Tips for a warmer home this winter
Many aspects of winter, such as snow and ice, can be shut out by a strong roof and closed windows. Cold, however, is more tenacious. It creeps into your home any way it can, even with everything battened down and your home's heater running.
The good news is that steps can be taken to hamper winter chill's home invasion. These tricks will keep the hot air in and maximize heat flow within your home.
Get the right shades
We're talking about windows here, not sunglasses. The Department of Energy recommended dual shades because they can be used to either take in or push back heat, depending on the season. One side is reflective while the other is absorbent. In winter, keep that lighter reflective surface turned inward. This will allow the outward-facing dark side to absorb what heat there is.
Shades should also be hung as close to the window glass as possible. What you're trying to accomplish here is a second seal that will help reduce any leakage that the window could conceivably have.
Seal the cracks and gaps
Open space, especially around doors and windows, can lead to warm air lost. This Old House stated that door sweeps should be installed under all exterior doors. This will stop cold air (which generally hugs the ground) from drifting in. Windows that will remain shut can be temporarily caulked, closing off any potential openings.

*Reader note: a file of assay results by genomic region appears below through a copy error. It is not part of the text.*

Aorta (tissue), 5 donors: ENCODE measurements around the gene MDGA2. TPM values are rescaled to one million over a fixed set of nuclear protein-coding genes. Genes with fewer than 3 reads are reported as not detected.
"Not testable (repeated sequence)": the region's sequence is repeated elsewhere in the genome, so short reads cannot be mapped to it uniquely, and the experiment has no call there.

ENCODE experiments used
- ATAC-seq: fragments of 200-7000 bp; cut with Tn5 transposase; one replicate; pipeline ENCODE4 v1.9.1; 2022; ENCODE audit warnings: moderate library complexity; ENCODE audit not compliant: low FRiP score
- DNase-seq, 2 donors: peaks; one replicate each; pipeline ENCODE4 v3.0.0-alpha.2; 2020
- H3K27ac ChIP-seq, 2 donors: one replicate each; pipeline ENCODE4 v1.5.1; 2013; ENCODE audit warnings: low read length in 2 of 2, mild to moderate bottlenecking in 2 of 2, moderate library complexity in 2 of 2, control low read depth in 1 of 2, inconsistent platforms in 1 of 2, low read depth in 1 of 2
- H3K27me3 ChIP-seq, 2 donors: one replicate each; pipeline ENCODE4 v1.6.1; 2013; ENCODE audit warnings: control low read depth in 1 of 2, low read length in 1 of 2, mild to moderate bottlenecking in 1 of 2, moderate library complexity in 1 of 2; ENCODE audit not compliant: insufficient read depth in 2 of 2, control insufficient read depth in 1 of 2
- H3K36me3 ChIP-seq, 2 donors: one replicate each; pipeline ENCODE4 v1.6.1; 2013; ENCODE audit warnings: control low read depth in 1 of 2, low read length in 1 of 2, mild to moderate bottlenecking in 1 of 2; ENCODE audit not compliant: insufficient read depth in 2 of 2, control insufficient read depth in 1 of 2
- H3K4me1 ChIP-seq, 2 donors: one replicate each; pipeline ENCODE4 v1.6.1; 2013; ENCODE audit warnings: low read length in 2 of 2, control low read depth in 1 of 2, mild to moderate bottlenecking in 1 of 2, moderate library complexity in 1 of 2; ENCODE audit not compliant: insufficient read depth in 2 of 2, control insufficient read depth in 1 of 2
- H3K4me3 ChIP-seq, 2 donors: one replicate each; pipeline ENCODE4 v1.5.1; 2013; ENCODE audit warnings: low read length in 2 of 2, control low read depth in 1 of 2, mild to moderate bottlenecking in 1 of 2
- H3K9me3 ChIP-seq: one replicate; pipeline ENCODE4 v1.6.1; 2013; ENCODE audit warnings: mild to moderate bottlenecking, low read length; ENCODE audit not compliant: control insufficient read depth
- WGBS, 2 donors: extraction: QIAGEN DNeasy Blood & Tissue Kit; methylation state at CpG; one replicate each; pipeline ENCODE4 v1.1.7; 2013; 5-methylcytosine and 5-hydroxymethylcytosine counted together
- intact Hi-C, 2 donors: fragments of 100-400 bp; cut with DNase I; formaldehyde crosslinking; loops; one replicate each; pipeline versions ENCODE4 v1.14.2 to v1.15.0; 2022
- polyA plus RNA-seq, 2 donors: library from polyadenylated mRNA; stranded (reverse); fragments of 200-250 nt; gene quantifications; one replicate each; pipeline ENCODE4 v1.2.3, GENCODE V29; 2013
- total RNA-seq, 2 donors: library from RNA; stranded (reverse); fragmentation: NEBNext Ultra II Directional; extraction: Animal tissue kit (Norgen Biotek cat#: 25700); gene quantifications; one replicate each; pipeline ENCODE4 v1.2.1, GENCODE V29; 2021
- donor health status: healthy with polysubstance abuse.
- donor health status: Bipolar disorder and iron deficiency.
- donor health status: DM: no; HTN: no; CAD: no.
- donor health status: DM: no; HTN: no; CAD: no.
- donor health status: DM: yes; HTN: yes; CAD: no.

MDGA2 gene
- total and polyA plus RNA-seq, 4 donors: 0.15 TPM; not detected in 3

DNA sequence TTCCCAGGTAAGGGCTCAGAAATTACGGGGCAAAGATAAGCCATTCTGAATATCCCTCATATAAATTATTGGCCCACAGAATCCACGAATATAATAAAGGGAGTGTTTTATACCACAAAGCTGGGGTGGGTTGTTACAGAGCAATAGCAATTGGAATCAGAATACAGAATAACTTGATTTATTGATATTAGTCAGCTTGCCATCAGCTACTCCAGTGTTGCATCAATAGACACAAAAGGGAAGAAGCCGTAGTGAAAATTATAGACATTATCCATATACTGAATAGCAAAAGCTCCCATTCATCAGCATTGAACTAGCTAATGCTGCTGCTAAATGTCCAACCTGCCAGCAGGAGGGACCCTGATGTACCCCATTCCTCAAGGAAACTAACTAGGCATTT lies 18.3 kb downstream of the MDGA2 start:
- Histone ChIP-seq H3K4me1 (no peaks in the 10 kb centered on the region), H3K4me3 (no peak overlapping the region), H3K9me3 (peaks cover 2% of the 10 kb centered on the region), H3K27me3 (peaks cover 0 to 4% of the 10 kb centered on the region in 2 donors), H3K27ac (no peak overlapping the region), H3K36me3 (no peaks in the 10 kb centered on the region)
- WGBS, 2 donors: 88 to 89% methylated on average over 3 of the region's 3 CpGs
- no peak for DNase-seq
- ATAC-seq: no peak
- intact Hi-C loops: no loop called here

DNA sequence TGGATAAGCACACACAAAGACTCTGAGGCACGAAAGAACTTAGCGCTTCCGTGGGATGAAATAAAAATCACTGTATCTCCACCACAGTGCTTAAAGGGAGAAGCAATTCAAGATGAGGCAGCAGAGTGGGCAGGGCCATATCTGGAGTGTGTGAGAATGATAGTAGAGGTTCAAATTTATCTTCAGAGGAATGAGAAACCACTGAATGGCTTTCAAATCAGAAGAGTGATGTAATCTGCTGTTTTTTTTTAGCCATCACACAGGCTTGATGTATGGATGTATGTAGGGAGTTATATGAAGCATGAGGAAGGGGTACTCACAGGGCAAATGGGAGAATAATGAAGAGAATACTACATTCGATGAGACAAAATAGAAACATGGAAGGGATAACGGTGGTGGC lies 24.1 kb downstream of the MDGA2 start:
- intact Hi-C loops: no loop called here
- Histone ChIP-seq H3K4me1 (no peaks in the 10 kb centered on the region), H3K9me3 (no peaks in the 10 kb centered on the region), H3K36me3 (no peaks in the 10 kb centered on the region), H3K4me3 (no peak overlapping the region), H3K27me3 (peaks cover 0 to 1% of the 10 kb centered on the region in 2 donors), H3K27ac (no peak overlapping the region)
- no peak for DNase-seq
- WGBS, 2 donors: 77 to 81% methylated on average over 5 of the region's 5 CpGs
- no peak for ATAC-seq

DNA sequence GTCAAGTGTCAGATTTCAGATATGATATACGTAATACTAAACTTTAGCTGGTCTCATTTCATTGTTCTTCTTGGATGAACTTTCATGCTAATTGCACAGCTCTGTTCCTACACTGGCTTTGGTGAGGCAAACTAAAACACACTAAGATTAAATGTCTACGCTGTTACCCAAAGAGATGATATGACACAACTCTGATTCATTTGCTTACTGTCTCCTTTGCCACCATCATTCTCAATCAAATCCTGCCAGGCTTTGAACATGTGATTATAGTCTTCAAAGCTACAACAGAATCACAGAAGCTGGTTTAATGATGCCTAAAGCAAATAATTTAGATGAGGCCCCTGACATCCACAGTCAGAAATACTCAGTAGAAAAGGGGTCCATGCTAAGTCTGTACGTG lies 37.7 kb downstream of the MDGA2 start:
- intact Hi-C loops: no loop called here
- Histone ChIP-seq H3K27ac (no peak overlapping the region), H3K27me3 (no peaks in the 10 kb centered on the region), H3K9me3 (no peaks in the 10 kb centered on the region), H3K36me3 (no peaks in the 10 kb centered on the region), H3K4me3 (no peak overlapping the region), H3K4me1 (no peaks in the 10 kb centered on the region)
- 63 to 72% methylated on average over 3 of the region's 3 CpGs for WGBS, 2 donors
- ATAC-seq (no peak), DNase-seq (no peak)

Really, the idea of shutting in the heat goes beyond windows and doors. Chimneys and rooms that are not used frequently can be closed off during the winter months. You're trying make your house as airtight as possible.
Use tin foil to reflect the heat
In 2013, The Guardian wrote a detailed piece on how placing tin foil behind radiators could help seal in heat. In the years since, this home tip has been verified by other sources – as long as it is done a certain way. Running silver tin foil down the wall behind your radiator will reflect otherwise useless heat back into your house. The foil can be molded onto a substance like cardboard so you don't damage your walls. Simply slide the foil-covered piece of cardboard behind your radiator.
Ideally place a space heater
If you have a room that, despite all efforts, still can't lose that chill then it's time to bring out the big guns. Purchasing a space heater is the best solution for obliterating a stubborn cold spot. These mobile units work best when placed in corners or near walls – maybe under a window – where cold air may be leaking in. In essence, the heater will warm the air before it ever reaches you. Just be sure to place your space heater a safe distance from things like curtains and furniture.
If you're feeling adventurous, you can also try using a programmable thermostat to find a more efficient way to heat your home – but the jury is still out on how effective these solutions really are. The best course of action is likely the simplest. Take what steps you can to reflect the heat in and seal the cold out.
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